A sliding window is easy to create in code. A nested loop allows the window to iteratively move along one dimension, and the outer loop increments the window in the other dimension at the end of each row. In the snippet below, the window moves along the x-axis to the right, computing a value at each step (an average in this case but could be anything), and then resetting to the start of the x-axis while incrementing along the y-axis.
# w is the window size defined by the user i,j=0,0 while j + w < y: # Move along y-axis (down) while i + w < x: # Move along x-axis (right) avg = np.mean(img[j:j+w,i:i+w]) # Compute desired value i+=w # Step x i = 0 # Reset x at start of row j+=w # Step y
Figure 2 shows how the sliding window works with an animation of part of the process; the result is in Figure 3. Note that the scale has been exagerrated to better illustrate the process; the original image is much larger relative the window size that was used to generate the downsampled version here.
As I mentioned above, the downsample is computed based on the average pixel value within each window. This is a common way of downsampling an image, although many other approaches may be used. This process is closely related to two-dimensional convolution, which is an image processing technique which may be used to blur, sharpen, detect edges, or extract other features out of portions of an image. The key difference between convolution and downsampling is that the former does not change the size of the resulting image as the latter does. Convolution retains a consistent size by moving the “window” across each individual pixel rather than calculating a single value over the whole set of pixels at once. Wikipedia has a nice convolution article which explains the signal processing aspects of the operation, while Song Ho Ahn has a very good illustration of 2D convolution.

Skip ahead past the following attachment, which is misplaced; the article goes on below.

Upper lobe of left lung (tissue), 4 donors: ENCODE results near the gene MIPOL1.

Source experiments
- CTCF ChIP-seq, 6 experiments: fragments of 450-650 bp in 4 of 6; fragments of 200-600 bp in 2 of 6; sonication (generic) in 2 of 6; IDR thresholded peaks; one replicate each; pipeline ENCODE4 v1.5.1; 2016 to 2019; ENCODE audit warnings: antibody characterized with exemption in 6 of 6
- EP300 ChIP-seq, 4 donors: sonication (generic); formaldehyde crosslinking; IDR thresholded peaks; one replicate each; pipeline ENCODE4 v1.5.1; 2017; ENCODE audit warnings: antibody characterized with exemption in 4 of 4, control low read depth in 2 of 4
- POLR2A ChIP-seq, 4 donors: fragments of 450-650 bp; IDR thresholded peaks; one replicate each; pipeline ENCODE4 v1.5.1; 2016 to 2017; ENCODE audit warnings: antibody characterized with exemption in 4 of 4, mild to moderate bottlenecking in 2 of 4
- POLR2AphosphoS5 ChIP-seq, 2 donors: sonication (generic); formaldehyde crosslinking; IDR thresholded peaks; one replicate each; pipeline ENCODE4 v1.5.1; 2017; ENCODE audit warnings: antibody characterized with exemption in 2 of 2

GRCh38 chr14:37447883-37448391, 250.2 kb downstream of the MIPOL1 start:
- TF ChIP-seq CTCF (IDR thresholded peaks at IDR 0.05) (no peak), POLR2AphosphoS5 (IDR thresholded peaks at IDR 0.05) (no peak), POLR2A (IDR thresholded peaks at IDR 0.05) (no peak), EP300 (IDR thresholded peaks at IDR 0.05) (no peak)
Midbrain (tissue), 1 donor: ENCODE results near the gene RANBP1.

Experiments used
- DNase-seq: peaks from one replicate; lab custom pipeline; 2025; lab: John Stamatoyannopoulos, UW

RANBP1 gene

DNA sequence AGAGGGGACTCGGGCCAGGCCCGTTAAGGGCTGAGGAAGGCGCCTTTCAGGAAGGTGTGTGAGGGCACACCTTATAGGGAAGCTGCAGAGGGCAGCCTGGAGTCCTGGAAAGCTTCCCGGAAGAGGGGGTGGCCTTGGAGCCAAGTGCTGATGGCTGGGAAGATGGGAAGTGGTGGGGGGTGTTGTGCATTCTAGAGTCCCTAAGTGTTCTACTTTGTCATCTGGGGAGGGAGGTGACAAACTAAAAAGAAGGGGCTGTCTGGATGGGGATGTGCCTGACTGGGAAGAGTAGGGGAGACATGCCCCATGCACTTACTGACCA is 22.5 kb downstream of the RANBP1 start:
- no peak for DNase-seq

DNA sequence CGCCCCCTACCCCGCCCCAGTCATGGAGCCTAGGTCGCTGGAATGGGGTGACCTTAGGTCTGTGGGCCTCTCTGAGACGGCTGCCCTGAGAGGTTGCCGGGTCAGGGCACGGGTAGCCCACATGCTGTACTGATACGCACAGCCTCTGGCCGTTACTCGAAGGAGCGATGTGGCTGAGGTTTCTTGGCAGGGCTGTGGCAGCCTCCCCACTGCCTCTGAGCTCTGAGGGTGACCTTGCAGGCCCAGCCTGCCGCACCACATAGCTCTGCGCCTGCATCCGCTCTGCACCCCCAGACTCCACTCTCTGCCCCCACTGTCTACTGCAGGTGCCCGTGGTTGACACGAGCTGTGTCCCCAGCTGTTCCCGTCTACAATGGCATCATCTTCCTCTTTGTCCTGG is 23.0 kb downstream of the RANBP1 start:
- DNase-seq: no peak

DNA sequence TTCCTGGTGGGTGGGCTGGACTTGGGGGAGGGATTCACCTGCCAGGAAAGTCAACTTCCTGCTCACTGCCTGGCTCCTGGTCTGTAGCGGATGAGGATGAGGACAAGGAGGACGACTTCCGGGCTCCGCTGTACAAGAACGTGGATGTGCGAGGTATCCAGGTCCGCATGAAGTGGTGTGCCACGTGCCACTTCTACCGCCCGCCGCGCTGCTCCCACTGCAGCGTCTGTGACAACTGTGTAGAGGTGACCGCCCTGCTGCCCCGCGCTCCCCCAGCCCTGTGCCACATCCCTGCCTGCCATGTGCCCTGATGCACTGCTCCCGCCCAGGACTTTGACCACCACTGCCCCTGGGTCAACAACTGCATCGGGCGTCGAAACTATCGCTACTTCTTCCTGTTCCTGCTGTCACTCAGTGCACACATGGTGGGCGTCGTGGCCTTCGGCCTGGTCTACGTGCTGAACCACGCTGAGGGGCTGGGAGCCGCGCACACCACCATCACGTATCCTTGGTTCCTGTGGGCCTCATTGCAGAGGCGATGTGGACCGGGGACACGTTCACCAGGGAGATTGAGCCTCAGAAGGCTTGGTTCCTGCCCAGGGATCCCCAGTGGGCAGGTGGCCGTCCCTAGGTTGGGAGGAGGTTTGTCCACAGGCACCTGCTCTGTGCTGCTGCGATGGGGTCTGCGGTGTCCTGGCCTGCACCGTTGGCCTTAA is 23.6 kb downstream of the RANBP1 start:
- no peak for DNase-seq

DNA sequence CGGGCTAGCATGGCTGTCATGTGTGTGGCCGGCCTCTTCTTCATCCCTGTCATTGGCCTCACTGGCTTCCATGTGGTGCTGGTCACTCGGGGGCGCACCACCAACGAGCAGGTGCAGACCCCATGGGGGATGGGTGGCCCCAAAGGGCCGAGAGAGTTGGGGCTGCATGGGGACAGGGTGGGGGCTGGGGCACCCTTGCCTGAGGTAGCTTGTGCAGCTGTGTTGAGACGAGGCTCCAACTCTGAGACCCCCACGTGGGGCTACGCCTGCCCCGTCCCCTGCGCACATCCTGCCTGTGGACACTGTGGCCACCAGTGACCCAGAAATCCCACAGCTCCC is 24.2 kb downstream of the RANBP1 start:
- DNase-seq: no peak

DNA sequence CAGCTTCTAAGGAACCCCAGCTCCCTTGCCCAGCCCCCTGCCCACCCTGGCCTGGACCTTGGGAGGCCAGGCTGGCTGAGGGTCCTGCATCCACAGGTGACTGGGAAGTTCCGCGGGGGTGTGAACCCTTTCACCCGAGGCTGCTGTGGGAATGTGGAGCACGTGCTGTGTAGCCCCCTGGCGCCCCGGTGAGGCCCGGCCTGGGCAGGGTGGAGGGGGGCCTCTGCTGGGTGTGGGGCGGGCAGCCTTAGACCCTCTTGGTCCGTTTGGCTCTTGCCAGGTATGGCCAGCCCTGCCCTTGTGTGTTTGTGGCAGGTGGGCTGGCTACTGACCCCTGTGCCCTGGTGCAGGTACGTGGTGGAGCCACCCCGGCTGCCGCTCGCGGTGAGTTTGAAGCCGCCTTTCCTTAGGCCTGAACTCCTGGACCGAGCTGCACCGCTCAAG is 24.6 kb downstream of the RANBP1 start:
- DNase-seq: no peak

You’ll notice from Song Ho Ahn’s page that when performing convolutions, the “window” is also called a “kernel”. The kernel refers to the weights within the window, representing a discrete function with which the input is being convolved. The sliding window used by pdf2boxart can also be considered a kernel. It uses an averaging function, although different functions could be used. For instance, while an averaging kernel will give equal weight to all pixels, a Gaussian kernel emphasizes central pixels.
Figure 4 shows two 7x7 kernels. The left one gives equal weight to all pixels, AKA averaging. The general case for a window of size wxw is that each cell has the value 1/(w^2); in this example, each cell has 1/49 for the 7x7 window. The right kernel is a 7x7 Gaussian function. The weights of this kernel are more time-consuming to compute since a normal distribution of the desired mean and standard deviation must be generated. The values in this example were drawn from the sample kernel on Wikipedia’s Gaussian Blur page.